Today is December 21st, the solstice, the shortest day of the year. Snow falls gently, sporadically, in large puffy flakes like milkweed down. My husband indulges in his new hobby, baking breads and nut rolls. The house smells like temptation. Tonight I will leave a candle burning to welcome the return of the light.
We've been wrapping presents, and as always we play our favorite music. A couple contemplative Winterludes; John Denver and the Muppets; The Nutcracker; the now hard-to-find Three Ships. On Christmas Eve we'll dig out the two-decades-old tapes of our kids singing in their high school concert choir.
As I grow older, I find the bustle of the holidays less endearing. My children are grown, and I won't see my grandchildren until New Year's Eve. The early darkness and long nights weigh on my spirit. Many years have passed since I last accepted the beliefs I learned as a child. Perhaps I simply no longer have the energy to celebrate the way I once did.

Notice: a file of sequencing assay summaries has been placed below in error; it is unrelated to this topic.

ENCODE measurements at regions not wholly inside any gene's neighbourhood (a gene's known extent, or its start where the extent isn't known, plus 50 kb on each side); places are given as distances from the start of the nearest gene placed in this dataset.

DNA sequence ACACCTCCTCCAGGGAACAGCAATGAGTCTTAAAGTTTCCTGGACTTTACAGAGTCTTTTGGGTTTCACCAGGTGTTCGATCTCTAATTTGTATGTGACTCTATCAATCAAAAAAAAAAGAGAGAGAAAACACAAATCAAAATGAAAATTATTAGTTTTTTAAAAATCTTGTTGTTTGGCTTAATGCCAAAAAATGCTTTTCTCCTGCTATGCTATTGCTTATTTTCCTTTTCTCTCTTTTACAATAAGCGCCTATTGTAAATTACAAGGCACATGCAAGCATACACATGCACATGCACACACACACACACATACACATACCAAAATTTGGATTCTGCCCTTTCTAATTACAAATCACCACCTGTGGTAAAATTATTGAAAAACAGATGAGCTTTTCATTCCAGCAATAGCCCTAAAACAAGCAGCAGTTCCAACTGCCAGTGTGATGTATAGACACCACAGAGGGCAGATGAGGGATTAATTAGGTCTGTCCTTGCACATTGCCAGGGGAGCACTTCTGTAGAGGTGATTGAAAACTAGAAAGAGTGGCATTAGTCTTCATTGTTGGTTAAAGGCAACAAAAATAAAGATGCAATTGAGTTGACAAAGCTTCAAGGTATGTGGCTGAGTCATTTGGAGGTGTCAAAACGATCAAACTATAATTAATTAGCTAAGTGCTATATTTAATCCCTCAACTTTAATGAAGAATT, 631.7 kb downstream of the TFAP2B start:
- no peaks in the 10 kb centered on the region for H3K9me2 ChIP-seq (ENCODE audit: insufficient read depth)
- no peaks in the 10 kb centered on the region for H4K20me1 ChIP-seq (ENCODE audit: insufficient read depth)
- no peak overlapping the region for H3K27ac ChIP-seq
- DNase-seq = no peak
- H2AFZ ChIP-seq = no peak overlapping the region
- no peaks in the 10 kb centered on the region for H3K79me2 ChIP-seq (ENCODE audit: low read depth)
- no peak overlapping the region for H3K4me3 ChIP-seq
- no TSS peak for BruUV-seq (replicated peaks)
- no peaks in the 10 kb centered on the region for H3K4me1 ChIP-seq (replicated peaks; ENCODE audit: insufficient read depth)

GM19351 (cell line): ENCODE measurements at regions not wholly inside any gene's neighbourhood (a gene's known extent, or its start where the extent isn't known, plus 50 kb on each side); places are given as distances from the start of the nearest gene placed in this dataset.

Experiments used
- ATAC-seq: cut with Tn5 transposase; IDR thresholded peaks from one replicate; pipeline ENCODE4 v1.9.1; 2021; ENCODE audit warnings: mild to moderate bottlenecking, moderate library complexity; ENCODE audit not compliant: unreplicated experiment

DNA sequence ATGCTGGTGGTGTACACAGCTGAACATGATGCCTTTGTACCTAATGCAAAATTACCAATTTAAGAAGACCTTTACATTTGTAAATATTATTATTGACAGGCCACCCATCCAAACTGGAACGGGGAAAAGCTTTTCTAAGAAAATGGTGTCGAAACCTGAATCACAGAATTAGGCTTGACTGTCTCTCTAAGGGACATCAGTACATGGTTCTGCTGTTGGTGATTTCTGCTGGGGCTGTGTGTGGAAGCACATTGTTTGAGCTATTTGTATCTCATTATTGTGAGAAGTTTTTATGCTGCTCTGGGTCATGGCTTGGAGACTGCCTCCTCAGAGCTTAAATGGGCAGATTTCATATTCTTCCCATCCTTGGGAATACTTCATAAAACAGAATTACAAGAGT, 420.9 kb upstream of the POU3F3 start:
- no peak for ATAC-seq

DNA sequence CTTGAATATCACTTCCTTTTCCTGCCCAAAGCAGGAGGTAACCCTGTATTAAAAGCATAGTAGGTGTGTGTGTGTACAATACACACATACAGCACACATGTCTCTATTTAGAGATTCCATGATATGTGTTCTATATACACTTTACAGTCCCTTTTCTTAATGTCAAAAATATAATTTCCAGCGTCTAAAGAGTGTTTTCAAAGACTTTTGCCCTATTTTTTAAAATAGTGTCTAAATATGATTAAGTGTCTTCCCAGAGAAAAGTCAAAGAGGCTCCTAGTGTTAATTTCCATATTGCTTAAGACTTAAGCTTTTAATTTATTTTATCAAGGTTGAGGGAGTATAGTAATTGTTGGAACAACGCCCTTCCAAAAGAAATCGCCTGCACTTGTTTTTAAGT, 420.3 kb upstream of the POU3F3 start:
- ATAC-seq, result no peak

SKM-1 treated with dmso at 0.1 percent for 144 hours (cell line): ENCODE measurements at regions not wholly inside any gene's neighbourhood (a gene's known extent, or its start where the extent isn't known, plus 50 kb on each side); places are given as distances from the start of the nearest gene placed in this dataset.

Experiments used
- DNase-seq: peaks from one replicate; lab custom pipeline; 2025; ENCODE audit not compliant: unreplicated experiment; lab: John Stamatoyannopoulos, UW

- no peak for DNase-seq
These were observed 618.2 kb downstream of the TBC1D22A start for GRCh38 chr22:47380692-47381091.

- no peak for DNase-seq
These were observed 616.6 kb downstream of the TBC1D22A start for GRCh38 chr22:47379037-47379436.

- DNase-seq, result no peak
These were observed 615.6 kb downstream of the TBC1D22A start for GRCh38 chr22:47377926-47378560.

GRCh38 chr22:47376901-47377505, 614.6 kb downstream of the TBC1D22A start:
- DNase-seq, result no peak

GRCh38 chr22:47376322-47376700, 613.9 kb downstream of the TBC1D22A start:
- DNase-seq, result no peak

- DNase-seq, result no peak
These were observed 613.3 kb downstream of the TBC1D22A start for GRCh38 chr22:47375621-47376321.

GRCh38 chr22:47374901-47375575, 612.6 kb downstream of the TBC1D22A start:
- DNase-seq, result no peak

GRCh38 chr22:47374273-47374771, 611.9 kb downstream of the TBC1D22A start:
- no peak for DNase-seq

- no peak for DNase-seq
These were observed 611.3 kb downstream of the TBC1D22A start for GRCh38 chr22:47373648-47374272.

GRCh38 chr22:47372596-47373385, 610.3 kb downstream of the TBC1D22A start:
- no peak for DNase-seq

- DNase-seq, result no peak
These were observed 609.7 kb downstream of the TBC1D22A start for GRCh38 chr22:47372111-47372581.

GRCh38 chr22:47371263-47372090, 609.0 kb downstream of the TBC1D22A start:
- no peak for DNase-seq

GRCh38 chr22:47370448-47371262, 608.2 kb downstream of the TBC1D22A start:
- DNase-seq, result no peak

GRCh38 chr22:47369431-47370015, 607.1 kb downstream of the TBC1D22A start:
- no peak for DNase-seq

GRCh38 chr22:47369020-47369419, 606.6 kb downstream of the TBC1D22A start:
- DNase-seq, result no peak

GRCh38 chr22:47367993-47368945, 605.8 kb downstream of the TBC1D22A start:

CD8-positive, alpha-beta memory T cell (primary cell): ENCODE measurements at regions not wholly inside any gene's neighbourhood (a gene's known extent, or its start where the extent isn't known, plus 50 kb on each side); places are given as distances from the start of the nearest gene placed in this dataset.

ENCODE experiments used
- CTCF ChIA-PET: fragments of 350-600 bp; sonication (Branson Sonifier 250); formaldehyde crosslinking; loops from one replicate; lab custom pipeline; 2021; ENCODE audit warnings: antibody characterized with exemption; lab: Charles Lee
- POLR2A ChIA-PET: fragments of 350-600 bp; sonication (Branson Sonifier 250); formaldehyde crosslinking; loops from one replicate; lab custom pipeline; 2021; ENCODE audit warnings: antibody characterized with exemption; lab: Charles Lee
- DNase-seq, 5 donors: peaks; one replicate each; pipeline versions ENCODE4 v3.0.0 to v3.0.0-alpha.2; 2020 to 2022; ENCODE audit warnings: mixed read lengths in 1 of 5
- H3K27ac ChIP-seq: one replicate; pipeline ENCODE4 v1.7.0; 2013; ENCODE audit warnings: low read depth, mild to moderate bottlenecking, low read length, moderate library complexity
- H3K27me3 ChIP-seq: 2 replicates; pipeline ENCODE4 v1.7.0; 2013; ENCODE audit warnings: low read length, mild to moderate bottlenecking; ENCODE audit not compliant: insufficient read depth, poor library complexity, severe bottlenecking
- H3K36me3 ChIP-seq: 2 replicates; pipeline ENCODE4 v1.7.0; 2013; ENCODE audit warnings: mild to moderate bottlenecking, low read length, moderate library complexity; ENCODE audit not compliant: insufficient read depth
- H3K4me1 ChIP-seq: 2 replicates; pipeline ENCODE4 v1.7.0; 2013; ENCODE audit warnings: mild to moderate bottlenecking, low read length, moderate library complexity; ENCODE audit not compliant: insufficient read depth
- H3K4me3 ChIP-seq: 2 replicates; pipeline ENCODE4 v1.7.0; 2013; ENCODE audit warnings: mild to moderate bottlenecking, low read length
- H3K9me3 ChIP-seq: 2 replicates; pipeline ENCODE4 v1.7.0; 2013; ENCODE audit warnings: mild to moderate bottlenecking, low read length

Even with all that, I would not give up Christmas. Even though the solstice has come to have more meaning for me than the Nativity story, I still enjoy the traditions. The foods, the gift-giving, the sappy TV shows. I even enjoy the perennial debate over seasonal greetings--I'll gladly accept any good wishes anyone wishes to bestow upon me.
These days, it's the music that gets to me. I still laugh when Beaker sings his lines in "The Twelve Days of Christmas," and I'm touched by the simple sincerity of the songs. I get nostalgic listening to fifty teenagers sing "Adeste Fideles" in perfect a capella harmony. Peter Ilyich Tchaikovsky, whose ballet so perfectly captures the longing to hold onto ephemeral beauty, makes me weep. And when Jon Anderson blends his glorious soprano voice with a gospel choir in "O Holy Night"...
Well, with music like that, sometimes I wish I still believed.